Venezuela's failing economy has put the country on the cusp of a coup d'état or a tightening of control by President Nicolas Maduro
New York’s biggest Venezuela ‘death watch’ specialist, Siobhan Morden of Nomura Securities, says that the crisis-wracked country is at a cross roads. Here’s where it can go, in the simplest of terms: towards a Cuban style autocracy led by Socialist Party leader and current president Nicolas Maduro, or a military coup of ‘moderates’ who team up with the opposition to kick Maduro to the curb. For now, the Cuban-road is looking like the road Maduro will travel.
Barron’s and others reported on the military take over of certain sectors of the economy on Friday. Bond prices for Venezuela’s one year debt fell 1.3% to 48.24. The country is being held together by polygrip, but the government continues to bite off more than it can chew.
Wall Street has been banking on cooler heads to prevail. As the economic crisis worsens, the camp that suggests Venezuela’s biggest problem is that it’s not Socialist enough is being vacated by the day. The opposition, meanwhile, remains mired in bureaucratic red tape to get a recall vote on Maduro. It’s definitely not happening this year.
For the market, if cooler heads do ultimately prevail, an unlikely scenario, Venezuela’s bonds will be the best buy in Latin America. Similar trades were made in Argentina last year, and in Russia in 2014.
Current yield on Venezuela’s debt is over 22% on average. Fitch says a sovereign default is imminent. Venezuela, an economy dependent on oil revenue, is now one that requires its government to work as a grocery store, handing out rations. It’s practically war time.
As a result of this disarray, Friday’s 50-50 chance that Venezuela heads towards autocracy, with Maduro in role as dictator, seems more like a 60-40 chance today.
“The superpowers for the military heighten the debate about autocracy and democracy with significant implications on bond prices,” Morden wrote in a note to clients on Friday.
That superpower ministry position for Defense Minister Padrino Lopez raises concerns as to what type of political transition will occur. There are risks of either a Maduro orchestrated coup, whereas allies in the military take control and install him as defacto dictator, or opposition within the Socialist Party out-maneuver him and throw him out of office. This would require Chavistas to work with the opposition. The opposition represents the private sector, the sworn enemies of Chavez and therefore strange bedfellows.
It is unclear just how strong popular support is for Maduro and whether, given the economic crisis, he could summons popular support to back him up in the event of an anti-Maduro coup détat.
One poll from May that was reported on this month by the Christian Science Monitor suggests 25% support for Maduro’s government, a dismal rating. One of the only reasons it is that high is thanks to the residual goodwill of voters who benefited from the Hugo Chavez years, when high oil prices and income distribution made Venezuela one of the three richest in Latin America. As of 2013, Venezuela’s per capita GDP was higher than Chile’s, Brazil’s and Mexico’s, and trailed Argentina with around $14,400 per capita, based on World Bank figures.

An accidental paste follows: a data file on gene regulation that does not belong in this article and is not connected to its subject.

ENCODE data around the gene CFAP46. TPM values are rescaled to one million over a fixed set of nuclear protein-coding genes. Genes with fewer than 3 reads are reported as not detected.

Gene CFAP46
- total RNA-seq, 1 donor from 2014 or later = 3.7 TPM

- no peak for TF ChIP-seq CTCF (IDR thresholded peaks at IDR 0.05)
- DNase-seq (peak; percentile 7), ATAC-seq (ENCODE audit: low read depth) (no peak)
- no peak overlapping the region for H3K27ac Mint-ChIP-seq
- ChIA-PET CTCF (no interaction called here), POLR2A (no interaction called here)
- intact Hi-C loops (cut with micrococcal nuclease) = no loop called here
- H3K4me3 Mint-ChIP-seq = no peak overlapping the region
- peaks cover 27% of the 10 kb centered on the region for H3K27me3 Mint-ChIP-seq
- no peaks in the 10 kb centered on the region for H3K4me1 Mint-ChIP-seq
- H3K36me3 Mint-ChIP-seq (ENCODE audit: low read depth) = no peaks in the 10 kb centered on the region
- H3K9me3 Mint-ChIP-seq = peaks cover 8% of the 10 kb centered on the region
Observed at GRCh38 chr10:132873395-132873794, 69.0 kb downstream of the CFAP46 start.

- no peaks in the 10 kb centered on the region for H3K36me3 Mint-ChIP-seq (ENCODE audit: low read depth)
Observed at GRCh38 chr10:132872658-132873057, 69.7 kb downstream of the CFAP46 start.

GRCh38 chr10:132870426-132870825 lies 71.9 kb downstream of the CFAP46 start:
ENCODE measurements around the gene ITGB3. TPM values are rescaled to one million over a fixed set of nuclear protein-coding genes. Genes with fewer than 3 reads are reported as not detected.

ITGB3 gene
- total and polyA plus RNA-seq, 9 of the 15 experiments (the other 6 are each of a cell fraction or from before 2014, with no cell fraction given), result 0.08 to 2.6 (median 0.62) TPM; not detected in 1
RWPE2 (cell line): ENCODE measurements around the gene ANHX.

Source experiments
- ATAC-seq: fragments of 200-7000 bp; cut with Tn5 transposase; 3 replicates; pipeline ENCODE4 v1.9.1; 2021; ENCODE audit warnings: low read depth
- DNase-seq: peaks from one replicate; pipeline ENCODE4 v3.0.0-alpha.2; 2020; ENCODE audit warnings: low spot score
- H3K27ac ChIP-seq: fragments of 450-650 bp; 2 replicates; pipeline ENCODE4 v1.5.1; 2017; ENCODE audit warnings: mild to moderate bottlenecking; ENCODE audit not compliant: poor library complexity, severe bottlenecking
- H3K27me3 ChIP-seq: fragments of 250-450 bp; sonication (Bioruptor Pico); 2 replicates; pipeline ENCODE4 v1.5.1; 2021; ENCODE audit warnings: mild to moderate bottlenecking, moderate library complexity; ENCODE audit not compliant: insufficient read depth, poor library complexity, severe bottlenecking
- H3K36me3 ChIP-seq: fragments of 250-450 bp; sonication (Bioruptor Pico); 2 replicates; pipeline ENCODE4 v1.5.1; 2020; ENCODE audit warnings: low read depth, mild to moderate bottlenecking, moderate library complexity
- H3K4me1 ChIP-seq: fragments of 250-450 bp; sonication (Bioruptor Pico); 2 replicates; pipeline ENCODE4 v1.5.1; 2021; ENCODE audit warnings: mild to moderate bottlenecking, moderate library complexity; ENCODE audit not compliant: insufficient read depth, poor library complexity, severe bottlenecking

If Chavista moderates even exist, they will have to fight among themselves if they are to do anything about Maduro’s tilt to a closed economy. Some Chavista lawmakers have even suggested the legislative branch should be abandoned. Democracy in Venezuela is on the wane.
Maduro’s claim that the country’s economic woes are due to an “economic war” waged by the opposition and the private sector can rally his base. This is especially true if he brings up Washington involvement. Chavez loyalists hate the U.S. for its role in backing a failed coup against Chavez in 2002.
Nomura’s strategist Morden thinks the main thing to watch now is Lopez. How does the military manage to control food distribution and what will it do with trade at the ports, which is now under its command. The market has no faith this will succeed.
“The centralization or maybe efficient control of bad policies will not resolve the economic crisis,” Morden wrote.
Venezuela’s opposition leader Henri Falcon supposedly endorsed Lopez,saying he represents more of the institutional faction of the military and this may allow him more power over the repressive military leaders backing Maduro.
Lopez could be a straw man. There has been no mainstream reports of dissent from the military and the ‘Chavistas’ that have criticized the Maduro Administration’s handling of the crisis. There are regional elections this fall. That will tell a lot about the future of the Socialist Party, and the grip it has, if any, on the collective imagination.
“It is still our base case scenario that the intensity of economic stress forces a political transition,” says Morden. “However, we cannot ignore the recent autocratic trend.”
Meanwhile, the recall referendum faces impossible administrative hurdles thanks to a biased election authority that is likely to derail the process. Last month, Maduro said there would be no recall vote until next year. That’s like Bill Clinton saying the House of Representatives cannot vote on his impeachment until he says so.
Political risk could pull the rug out from under junk bond traders hoping for a repeat of Argentina.
Venezuela’s 10 year bond traded at 11.73% yield on Thursday July 14, rising 16.2% in just four days and is now up over 11% in four weeks as the market prices in the ‘Cubanization’ of the country.
Investors are hoping to double their money like they did in Argentina, but to do that, Venezuela will have to take the road less traveled — one that gives the private sector more say over the country. Despite the economic crisis in Argentina, the exit of Cristina Kirchner now hasthree year Argentina bonds at negative yield. Bond prices are up 100.24%in the last 12 months.